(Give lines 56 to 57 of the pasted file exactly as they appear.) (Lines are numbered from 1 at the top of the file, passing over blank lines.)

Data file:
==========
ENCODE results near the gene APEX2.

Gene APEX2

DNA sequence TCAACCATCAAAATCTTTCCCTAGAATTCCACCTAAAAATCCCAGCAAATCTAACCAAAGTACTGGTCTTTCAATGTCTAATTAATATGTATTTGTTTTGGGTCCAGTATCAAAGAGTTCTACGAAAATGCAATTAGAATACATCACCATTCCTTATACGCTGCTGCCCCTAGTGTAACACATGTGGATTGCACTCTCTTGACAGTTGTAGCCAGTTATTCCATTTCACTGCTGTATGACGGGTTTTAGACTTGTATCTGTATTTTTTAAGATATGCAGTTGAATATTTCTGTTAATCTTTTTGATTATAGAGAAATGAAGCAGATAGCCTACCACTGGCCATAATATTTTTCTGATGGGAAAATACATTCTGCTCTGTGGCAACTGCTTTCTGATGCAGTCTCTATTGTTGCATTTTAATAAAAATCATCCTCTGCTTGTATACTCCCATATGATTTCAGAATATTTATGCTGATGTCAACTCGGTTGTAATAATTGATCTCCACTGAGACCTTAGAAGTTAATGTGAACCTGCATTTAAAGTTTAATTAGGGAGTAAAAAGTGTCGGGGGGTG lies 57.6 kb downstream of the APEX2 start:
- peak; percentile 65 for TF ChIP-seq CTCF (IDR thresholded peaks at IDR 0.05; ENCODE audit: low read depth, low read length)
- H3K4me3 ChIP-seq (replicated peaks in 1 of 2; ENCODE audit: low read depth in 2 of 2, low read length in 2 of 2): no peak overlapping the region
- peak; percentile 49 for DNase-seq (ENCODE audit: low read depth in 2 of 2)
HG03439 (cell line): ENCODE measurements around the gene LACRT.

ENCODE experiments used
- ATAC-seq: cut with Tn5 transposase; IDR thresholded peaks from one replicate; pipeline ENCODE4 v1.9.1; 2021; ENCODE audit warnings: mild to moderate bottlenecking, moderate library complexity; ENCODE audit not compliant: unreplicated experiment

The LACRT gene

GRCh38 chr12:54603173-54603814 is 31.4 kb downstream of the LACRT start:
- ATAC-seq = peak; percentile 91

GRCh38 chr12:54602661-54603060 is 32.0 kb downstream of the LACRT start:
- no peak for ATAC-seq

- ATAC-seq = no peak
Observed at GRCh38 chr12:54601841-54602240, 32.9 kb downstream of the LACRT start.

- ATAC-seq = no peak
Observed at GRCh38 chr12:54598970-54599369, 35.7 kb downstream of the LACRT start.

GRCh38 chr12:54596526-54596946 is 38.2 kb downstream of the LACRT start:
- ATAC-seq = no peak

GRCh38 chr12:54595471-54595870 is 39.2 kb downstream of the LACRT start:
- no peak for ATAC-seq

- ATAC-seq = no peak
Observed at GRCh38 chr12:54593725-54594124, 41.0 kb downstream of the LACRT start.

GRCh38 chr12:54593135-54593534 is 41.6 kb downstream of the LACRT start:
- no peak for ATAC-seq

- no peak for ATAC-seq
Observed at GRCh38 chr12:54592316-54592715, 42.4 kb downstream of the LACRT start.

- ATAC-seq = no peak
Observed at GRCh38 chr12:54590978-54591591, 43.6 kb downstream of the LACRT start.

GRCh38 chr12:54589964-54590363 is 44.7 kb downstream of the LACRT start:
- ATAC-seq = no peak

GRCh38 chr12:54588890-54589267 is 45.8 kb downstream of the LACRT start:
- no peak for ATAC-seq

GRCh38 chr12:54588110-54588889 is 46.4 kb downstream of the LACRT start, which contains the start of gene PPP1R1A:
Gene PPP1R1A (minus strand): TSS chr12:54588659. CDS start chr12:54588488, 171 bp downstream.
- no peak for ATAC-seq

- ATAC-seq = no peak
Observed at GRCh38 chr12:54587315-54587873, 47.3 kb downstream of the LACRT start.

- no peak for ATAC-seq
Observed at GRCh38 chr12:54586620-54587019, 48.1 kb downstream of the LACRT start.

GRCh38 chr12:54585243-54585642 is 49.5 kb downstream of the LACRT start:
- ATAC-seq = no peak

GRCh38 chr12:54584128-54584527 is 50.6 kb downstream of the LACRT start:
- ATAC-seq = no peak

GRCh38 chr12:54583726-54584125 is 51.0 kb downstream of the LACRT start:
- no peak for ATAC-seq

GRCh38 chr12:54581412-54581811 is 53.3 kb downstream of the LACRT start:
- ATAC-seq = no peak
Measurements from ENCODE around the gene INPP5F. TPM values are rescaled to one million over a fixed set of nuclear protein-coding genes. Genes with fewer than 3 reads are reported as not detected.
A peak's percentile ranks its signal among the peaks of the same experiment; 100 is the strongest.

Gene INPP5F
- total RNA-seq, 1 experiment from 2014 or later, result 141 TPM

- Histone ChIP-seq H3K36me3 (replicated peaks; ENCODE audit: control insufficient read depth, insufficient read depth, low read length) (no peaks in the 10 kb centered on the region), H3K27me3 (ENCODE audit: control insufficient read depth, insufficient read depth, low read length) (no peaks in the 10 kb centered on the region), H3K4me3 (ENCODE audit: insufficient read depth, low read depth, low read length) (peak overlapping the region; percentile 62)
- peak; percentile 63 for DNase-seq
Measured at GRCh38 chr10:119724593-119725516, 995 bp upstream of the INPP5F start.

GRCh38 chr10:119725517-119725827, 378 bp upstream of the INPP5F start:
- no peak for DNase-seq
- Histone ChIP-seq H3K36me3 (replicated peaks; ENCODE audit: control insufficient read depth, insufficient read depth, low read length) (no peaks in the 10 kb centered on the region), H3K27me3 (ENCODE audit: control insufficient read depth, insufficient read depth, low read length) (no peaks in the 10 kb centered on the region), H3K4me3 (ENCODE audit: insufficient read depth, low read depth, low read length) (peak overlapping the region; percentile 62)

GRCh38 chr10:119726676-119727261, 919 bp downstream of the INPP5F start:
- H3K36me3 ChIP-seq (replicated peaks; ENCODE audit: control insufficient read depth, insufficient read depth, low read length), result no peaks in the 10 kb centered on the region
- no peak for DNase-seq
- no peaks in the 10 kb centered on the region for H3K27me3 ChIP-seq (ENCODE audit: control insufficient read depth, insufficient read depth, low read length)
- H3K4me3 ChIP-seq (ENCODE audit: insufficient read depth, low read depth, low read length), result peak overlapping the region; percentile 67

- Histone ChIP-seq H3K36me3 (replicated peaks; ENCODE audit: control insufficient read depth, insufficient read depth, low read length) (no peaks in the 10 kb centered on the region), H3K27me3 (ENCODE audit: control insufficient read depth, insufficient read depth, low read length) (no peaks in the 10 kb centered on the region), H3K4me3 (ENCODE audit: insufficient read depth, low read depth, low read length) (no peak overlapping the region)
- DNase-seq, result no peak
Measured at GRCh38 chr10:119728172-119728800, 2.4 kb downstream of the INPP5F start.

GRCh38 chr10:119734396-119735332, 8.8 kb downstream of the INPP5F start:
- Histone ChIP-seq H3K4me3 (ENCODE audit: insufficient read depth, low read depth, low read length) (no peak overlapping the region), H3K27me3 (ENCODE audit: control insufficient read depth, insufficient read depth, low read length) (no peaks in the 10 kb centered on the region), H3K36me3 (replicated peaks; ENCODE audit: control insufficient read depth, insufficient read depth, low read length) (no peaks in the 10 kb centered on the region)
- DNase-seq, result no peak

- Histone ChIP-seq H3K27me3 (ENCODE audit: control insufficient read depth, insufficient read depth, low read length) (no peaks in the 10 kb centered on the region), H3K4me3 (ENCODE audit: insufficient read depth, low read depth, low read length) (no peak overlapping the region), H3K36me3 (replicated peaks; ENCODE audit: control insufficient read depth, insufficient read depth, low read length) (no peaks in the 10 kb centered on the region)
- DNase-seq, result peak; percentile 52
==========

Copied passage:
Measured at GRCh38 chr10:119724593-119725516, 995 bp upstream of the INPP5F start.

GRCh38 chr10:119725517-119725827, 378 bp upstream of the INPP5F start: